More than 2.5 lakh foreigners from 44 countries are reported to be working in Bangladesh. But what makes it worrying is that, as a Transparency International, Bangladesh study has said, most of them work here illegally. Yet what makes it further worrying is that foreigners employed here in both regular and irregular ways siphon off about Tk 26,400 cr a year, which deprives the government of Tk 12,000 cr in revenue. The study on the employment of foreigners in Bangladesh, conducted in April 2018–December 2019, says that this happens as most of the foreigners work here without work permits and most of them evade taxes. The actual figures of foreigners working illegally and the amount of money siphoned off, as the study says, could be much higher as reliable and institutional data are not available. Foreigners are employed in more than 20 sectors such as apparel and textile industries, government development projects, power plants, international non-governmental organisations, hotels and restaurants. The study further says that most foreign workers violate the visa policy by working but not taking permits and many of them hide their wages to evade income tax. In many cases, the organisations employing them do not make official mention.
The situation has reached such a pass mainly in the absence of coordination and an effective policy on foreigner recruitment. The government also does not have any oversight mechanism and lacks coordination among its agencies responsible for foreign worker management. A disregard of the employers and foreign workers for the rules and regulations concerning work permit and income tax has together contributed to the situation at hand, which has resulted in an illegal capital flight. While foreigners have their rights to be employed and work here, local and international organisations also have the right to employ foreigners, if required. But it is unacceptable that all this happens outside the government’s purview. The government’s inaction about maintaining records of foreign workers and the amount of money that they remit, whether legally or illegally, is also unacceptable. It is deplorable that the government and many trade sectors, especially the apparel sector which is said to be a mainstay of the national economy, have not yet been able to create an effective workforce to reduce dependence on foreign workers.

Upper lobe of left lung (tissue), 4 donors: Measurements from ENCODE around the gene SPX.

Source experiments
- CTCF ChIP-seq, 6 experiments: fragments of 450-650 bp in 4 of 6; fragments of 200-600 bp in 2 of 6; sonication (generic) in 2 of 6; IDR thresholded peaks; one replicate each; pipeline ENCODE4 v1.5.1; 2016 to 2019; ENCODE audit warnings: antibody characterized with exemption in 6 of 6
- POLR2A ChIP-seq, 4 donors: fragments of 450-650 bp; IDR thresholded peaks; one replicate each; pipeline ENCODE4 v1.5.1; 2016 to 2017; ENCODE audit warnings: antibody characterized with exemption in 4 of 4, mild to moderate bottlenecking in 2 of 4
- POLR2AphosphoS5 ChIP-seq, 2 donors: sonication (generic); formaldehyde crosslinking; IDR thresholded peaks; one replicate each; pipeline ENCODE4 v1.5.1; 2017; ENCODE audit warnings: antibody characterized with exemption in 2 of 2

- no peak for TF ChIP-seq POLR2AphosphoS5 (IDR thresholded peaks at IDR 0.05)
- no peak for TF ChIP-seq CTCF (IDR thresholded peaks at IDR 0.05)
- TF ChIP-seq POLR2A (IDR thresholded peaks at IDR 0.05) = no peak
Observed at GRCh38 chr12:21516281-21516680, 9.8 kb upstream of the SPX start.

The government and its agencies concerned must, under the circumstances, shore up the issues and work out a comprehensive plan to arrest the illegal capital flight. The government must also have an oversight mechanism to take stock of foreign workers in various offices and industries and to ensure that all conditions are met in their recruitment by the organisations that employ them. The government should think about one-stop services, as the study has recommended, to provide visa recommendation letters, security certificates, work permits and visa tenure extension approval for foreign workers, which can be an effective way to stop irregularities in foreigner recruitment and their tax evasion.